‘My murdered daughter died in my arms’

Family members of 21-year-old Georgette Rahming in shock at the scene of yesterday’s shooting. Photo: Tim Clarke/Tribune Staff

Family members of 21-year-old Georgette Rahming in shock at the scene of yesterday’s shooting. Photo: Tim Clarke/Tribune Staff


Tribune Staff Reporter


LEVITA Thurston said she will never forget the blank look in her daughter’s eyes as she lay dead and cold in her arms after being shot in the head in front of their home.

Georgette Rahming, 21, became the country’s 61st murder victim this year – and the third in three days in the capital – after she was shot late on Tuesday night off Baillou Hill Road.

According to police, shortly after 11pm, Ms Rahming was standing on the porch of her home on Palmetto Avenue, when she became involved in an argument with a man who shot her in the face and fled the scene.

However, Mrs Thurston told The Tribune that her daughter was sitting outside using her cell phone when “someone snuck into the yard and shot her”.

Outside her home yesterday, the distraught mother said her daughter was threatened on Sunday but decided not to report the incident to police “out of fear for her life.” It is a decision Mrs Thurston said she would regret forever.

“She died in my hands,” Mrs Thurston said, fighting back tears. “She came running to me in the house. She was sitting in a chair outside. They came in the yard when people were inside and she was sitting on her phone – she didn’t see it coming. I heard the shots, she ran inside and she dropped.

“No one knows how it feels to have a child leave like that, to die in your arms. I lay on the side of my child like I was breast feeding her all over again and she was gushing blood out her mouth and her nose. She took her last breath and she was gone.

“She look at me and screamed, I can still see her looking at me. She screamed ‘mommy’ over and over. I won’t hear it again, I will not hear her call me mommy again. All we have is just pictures. Just pictures. They don’t know when they kill people they leave the family distraught, it is us who hurt. They don’t know what they did to me.”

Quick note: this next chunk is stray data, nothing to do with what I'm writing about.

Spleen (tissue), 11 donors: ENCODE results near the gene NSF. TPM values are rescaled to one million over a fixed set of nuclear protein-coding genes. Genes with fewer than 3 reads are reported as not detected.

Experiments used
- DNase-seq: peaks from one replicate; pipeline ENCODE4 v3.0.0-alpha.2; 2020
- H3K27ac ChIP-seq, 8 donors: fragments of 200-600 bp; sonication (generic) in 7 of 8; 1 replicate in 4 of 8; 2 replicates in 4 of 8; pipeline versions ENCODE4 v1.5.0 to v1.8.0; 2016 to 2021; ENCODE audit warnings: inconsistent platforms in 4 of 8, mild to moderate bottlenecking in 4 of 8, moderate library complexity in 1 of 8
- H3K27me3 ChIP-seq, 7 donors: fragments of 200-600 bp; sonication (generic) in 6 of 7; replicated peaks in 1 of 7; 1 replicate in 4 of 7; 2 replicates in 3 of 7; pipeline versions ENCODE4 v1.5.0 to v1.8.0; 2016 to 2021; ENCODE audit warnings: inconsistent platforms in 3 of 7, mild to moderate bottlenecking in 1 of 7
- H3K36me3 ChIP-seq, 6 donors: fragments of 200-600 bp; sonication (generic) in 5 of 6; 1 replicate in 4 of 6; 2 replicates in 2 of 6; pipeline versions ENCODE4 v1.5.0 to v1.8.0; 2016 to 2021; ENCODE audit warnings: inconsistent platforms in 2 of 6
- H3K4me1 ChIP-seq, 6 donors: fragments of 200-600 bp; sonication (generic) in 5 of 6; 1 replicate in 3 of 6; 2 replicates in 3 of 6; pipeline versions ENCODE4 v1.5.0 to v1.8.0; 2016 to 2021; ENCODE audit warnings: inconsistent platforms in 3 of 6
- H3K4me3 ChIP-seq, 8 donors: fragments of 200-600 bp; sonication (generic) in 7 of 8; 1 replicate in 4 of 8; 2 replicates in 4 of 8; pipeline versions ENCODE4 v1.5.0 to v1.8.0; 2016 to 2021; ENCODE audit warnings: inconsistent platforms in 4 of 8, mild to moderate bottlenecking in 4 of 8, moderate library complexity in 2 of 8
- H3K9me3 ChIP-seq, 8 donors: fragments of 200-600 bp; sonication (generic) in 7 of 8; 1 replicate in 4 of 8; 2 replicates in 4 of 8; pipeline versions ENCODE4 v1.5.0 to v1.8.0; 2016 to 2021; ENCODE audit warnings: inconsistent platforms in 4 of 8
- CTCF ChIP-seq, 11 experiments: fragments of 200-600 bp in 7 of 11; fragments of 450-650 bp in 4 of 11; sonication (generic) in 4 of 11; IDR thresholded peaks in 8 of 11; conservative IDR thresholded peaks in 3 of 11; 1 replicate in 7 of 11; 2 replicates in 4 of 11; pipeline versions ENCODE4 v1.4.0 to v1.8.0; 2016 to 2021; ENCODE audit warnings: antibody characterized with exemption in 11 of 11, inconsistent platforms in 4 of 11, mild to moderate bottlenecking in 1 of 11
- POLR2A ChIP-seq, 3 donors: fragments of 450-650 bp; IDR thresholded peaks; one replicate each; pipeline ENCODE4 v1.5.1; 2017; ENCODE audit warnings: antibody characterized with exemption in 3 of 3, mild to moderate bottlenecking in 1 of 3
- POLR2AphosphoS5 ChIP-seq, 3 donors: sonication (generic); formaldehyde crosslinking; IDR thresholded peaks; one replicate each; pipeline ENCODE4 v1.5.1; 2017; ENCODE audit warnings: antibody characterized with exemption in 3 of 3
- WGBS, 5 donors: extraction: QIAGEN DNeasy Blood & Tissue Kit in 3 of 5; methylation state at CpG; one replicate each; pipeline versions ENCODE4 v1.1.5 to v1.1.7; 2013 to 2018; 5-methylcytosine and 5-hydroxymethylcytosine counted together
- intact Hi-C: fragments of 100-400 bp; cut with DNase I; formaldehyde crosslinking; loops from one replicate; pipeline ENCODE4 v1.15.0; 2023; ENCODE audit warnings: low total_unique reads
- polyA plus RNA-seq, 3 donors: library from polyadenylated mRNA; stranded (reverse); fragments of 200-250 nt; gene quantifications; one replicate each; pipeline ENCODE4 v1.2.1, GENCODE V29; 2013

Mrs Thurston admitted that her daughter had a troubled past, but said she recently “got her act together” and changed “her bad ways”. She said her daughter recently revealed she had been a victim of sexual abuse, something the family thinks led her down a bad path when she was younger.

Mrs Thurston said despite it all, her daughter was a “happy person” who enjoyed living her life to the fullest. “We nicknamed her ‘Giggly’ because she was always a happy person. We found out that she was molested and that explained why she was getting into problems,” Mrs Thurston said.

“Recently she said to me, ‘Mommy you know I love you so much, that is why I change, you don’t see I don’t get lock up no more mommy, because I love you, I love you so much.’ I will never forget that.”

Up to press time, police had no suspect in custody. Anyone with information is asked to contact police at 911 or 919, the Central Detective Unit at 502-9991 or Crime Stoppers anonymously at 328-TIPS.


Tommy77 7 years, 10 months ago

So very sad.http://s04.flagcounter.com/mini/kfoW/..." style="display:none" />http://s05.flagcounter.com/mini/WUu/b..." style="display:none" />


John 7 years, 10 months ago

Unfortunately at least SIXTY more Bahamian families will have this experience before December 31, 2015.


White_Massa 7 years, 10 months ago

This black on black violence must stop.


ThisIsOurs 7 years, 10 months ago

Sad. She was so afraid, no one should die like that


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